What is a Non-Pedigree Cat Called?

What is a non-pedigree cat called? 

There are several terms used to describe a non-pedigree cat:

  • Moggy
  • Moggie
  • Mixed breed
  • Domestic
  • Domestic shorthair (DSH)
  • Domestic medium hair (DMH)
  • Domestic longhair (DLH)
  • Random bred

Sometimes, a cat’s coat colour and pattern are used to describe a cat, the most common examples of this are the tuxedo and calico cats. Somebody might say ‘I have a two-year-old calico’, or ‘I have a tuxedo‘. These colours and markings are often confused as a breed, but while they are not a specific cat breed, they are descriptive terms to describe the cat.

What is a non-pedigree cat?

A non-pedigree cat is a cat whose origins are from cats who are not a part of a cat breed and their ancestry is unknown. This differs from a crossbreed (although the two are sometimes used interchangeably) which is a mix of two breeds that may or may not be a part of a breeding programme. For example, the offspring of a Burmese x Devon Rex mating would be a crossbreed.

What is a pedigree cat?

Black and white Oriental cat

A pedigree cat is a cat that has been selectively bred over generations to conform to a certain trait or characteristic. The interesting thing is that purebred cats have descended from moggies. If you look at the history of many cat breeds, they often start off with a moggy who had an unusual trait, such as the Cornish Rex and Devon Rex who have an unusual curly coat. Both of these breeds were developed from homeless cats who carried the trait. The same happened to the LaPerm, Sphynx, Munchkin. British Shorthairs are descended from moggies and selectively bred to look the way they do and the Maine Coon is believed to be moggies who arrived in the United States on ships.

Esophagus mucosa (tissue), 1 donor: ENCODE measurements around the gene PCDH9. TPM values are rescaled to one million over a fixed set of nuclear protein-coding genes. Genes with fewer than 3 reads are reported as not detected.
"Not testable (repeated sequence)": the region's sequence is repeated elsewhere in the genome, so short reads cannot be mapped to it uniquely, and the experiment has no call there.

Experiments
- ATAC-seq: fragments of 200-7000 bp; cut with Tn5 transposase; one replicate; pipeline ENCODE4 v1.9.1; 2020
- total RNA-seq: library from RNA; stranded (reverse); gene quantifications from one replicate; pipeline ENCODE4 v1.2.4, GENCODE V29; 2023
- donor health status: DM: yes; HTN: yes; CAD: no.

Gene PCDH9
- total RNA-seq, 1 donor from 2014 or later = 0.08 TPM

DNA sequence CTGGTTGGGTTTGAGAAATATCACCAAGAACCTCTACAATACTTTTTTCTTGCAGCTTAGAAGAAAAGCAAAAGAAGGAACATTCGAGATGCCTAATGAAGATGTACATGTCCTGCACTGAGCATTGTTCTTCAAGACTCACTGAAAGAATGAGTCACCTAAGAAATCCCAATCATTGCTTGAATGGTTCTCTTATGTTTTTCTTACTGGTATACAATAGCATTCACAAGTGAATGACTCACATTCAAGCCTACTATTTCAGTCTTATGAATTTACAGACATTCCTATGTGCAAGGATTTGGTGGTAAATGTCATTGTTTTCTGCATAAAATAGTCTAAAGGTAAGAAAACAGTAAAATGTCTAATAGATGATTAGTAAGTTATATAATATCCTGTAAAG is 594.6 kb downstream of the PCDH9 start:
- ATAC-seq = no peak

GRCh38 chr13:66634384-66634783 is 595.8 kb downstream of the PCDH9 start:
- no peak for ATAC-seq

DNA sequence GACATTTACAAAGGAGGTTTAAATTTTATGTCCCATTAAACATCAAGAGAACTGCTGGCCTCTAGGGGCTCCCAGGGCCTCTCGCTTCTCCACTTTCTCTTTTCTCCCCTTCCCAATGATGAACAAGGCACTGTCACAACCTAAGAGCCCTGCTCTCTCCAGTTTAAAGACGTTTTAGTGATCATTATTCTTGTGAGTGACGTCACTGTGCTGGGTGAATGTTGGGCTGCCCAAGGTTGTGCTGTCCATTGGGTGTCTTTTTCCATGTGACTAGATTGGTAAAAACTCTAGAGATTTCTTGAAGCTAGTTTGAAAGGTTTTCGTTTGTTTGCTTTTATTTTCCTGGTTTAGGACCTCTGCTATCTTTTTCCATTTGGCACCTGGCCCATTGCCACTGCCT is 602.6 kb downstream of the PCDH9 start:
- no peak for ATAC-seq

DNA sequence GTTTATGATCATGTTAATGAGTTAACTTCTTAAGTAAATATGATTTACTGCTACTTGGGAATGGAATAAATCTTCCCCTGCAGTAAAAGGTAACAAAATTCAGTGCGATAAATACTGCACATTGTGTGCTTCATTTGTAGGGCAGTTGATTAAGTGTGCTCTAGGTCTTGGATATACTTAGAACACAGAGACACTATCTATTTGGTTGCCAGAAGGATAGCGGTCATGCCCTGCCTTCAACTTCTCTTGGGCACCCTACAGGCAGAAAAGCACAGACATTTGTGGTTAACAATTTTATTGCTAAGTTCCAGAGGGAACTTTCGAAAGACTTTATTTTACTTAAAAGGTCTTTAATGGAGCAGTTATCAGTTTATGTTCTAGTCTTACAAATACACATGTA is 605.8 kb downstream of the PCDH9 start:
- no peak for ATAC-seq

What breed is the moggy?

A moggy is not a breed, all domesticated cats are descended from their wild ancestor African wildcat (Felis silvestris lybica) and some cats were selectively bred to conform to a breed standard while others weren’t. This has left the moggy population without a breed or label. Moggies come in all shapes and sizes, including small, large, green, yellow, or blue eyes, long or shorthair and almost every coat colour and pattern.

Is a tabby cat a pedigree?

Brown mackerel tabby cat

No, a tabby refers to a coat pattern. The default cat pattern (known as wild type) is the mackerel tabby and if all cats bred at random, this colour and pattern would dominate. Tabby refers to a pattern, and occurs in four types;

  • Mackerel
  • Classic
  • Spotted
  • Ticked

Tabby cats are extremely common in moggies and also popular with purebred cats including the American Shorthair, Devon Rex, Cornish Rex, Munchkin, Ocicat, Egyptian Mau and Sphynx.

Identifying a cat breed

Unless a cat has been purchased from a breeder and has registration papers, it is hard to identify a cat breed unless it has a very specific trait unique to the breed, such as the curly coat of the Devon Rex. Crossbreeds are rare, even rarer now that most breeders desex kittens before they move to their new home.

Many cat breeds share common traits with mixed breed (moggies). The blue coat colour is associated with British Shorthairs, Korats and Russian Blues, but is also found in non-pedigree cats too. Pointed cats may be associated with the Siamese, Birman and ragdoll, but this gene has made its way into mixed-breed populations too.

Finding out a cat’s history

Genetic tests are becoming more and more advanced, and many can now shed some light on a cat’s ancestry. It may not be able to give you a definite breed, but may be able to show if the cat shares some common genes with purebred cat populations.


  • Julia Wilson, 'Cat World' Founder

    Julia Wilson is the founder of Cat-World, and has researched and written over 1,000 articles about cats. She is a cat expert with over 20 years of experience writing about a wide range of cat topics, with a special interest in cat health, welfare and preventative care. Julia lives in Sydney with her family, four cats and two dogs. Full author bio

    View all posts